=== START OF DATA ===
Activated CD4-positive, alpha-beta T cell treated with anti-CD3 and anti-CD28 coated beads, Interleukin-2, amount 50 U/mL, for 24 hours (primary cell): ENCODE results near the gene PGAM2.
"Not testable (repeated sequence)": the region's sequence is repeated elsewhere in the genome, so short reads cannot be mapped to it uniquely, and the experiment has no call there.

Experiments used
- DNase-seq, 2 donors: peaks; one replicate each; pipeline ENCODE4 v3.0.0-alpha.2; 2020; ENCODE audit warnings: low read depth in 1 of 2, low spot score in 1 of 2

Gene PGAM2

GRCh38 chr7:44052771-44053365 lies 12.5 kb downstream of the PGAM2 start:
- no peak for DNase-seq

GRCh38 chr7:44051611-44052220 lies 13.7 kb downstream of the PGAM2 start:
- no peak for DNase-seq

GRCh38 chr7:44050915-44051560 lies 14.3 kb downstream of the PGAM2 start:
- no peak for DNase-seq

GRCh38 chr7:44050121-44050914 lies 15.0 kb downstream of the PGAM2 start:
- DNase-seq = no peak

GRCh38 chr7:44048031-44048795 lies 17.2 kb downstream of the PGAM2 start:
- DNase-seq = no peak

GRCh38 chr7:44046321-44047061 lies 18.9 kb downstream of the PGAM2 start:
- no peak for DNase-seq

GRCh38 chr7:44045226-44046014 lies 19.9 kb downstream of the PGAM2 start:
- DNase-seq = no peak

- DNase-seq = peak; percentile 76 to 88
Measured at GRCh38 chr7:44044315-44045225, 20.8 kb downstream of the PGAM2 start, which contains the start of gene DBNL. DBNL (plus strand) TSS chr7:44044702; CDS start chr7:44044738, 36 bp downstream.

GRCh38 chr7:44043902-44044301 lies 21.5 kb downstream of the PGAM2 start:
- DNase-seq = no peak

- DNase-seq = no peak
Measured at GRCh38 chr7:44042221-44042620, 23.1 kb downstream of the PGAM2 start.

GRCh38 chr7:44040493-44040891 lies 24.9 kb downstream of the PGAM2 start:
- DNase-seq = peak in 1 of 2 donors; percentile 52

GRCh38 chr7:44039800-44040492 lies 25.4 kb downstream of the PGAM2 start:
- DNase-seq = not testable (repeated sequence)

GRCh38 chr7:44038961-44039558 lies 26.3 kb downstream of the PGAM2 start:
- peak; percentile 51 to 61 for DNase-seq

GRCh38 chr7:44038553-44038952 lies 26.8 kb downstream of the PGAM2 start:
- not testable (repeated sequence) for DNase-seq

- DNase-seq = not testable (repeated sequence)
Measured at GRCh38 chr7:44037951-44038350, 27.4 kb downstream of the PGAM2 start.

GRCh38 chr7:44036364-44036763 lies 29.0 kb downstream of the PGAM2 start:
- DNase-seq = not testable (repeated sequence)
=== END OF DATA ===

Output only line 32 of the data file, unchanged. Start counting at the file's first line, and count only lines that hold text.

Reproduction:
GRCh38 chr7:44038553-44038952 lies 26.8 kb downstream of the PGAM2 start: